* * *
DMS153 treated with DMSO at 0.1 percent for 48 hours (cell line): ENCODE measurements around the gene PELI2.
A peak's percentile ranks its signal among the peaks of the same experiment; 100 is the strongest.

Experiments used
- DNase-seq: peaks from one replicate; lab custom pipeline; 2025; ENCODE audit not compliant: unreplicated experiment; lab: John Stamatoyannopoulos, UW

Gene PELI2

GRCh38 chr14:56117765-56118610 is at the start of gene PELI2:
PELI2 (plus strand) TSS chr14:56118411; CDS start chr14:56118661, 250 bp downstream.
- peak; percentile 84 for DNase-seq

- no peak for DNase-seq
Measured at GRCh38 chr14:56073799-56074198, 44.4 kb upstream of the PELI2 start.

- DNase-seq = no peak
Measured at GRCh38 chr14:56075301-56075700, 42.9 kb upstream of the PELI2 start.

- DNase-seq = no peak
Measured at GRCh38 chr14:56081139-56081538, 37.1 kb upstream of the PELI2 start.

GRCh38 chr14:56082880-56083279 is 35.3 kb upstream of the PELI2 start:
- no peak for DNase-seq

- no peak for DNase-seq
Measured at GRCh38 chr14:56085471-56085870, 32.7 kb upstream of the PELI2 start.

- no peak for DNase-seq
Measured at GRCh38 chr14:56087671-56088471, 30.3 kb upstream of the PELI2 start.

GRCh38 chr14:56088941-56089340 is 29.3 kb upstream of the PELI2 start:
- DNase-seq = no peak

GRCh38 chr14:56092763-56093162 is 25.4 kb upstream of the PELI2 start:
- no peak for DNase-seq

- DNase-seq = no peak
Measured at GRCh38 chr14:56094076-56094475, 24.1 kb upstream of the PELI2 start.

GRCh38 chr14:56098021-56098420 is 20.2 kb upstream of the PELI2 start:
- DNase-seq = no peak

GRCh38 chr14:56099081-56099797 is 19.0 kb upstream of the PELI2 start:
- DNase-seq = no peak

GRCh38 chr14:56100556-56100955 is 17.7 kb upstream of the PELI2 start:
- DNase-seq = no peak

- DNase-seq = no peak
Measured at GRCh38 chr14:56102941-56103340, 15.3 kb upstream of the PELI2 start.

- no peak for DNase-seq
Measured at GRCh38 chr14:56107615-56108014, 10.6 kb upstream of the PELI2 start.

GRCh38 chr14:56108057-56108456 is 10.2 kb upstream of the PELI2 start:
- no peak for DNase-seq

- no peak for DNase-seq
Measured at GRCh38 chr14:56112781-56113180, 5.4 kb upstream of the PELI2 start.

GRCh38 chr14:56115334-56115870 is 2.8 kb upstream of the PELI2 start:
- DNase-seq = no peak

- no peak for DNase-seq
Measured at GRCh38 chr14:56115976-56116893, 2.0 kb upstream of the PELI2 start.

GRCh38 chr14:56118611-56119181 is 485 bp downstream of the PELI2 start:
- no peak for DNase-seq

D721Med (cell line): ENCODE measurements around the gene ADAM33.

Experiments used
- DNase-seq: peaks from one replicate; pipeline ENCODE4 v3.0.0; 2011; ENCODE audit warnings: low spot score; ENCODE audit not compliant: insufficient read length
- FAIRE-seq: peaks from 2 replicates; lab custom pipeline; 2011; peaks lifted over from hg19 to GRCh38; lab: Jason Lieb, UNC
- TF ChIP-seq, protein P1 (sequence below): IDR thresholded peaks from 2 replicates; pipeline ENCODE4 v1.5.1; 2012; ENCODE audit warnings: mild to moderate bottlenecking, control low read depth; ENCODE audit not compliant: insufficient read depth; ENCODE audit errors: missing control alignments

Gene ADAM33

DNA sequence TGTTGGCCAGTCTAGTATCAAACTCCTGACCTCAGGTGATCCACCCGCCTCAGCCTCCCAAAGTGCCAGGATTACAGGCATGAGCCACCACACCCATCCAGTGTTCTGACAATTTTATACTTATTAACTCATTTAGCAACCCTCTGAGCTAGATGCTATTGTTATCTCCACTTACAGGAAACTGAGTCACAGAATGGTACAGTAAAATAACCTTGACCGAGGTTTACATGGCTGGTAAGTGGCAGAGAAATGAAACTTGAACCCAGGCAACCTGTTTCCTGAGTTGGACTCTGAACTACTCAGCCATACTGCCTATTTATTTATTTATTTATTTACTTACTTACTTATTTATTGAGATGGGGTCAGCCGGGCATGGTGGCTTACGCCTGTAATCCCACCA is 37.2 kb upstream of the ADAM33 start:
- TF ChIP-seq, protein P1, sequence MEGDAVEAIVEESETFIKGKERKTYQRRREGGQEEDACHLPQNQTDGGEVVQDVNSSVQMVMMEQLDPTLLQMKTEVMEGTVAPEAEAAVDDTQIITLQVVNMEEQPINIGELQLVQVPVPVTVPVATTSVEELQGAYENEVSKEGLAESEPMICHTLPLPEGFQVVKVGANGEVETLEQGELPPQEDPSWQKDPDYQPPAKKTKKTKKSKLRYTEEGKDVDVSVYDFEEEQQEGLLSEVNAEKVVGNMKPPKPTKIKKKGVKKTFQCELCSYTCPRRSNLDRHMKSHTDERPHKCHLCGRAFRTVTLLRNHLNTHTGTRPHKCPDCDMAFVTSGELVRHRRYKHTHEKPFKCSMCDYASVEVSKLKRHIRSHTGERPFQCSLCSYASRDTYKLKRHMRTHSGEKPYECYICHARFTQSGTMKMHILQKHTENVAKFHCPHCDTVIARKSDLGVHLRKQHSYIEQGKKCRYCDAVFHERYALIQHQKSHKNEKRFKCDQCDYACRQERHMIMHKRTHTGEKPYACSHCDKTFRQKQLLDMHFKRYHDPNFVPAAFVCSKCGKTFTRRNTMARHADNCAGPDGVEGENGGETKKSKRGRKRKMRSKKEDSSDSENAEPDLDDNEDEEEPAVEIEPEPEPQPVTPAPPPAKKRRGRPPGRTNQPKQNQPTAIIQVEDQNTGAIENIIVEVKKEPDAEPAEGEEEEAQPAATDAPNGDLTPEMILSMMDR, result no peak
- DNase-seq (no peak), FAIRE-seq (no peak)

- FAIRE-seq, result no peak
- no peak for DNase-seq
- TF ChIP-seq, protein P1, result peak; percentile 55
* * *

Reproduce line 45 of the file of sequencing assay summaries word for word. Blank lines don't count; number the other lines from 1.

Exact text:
GRCh38 chr14:56118611-56119181 is 485 bp downstream of the PELI2 start: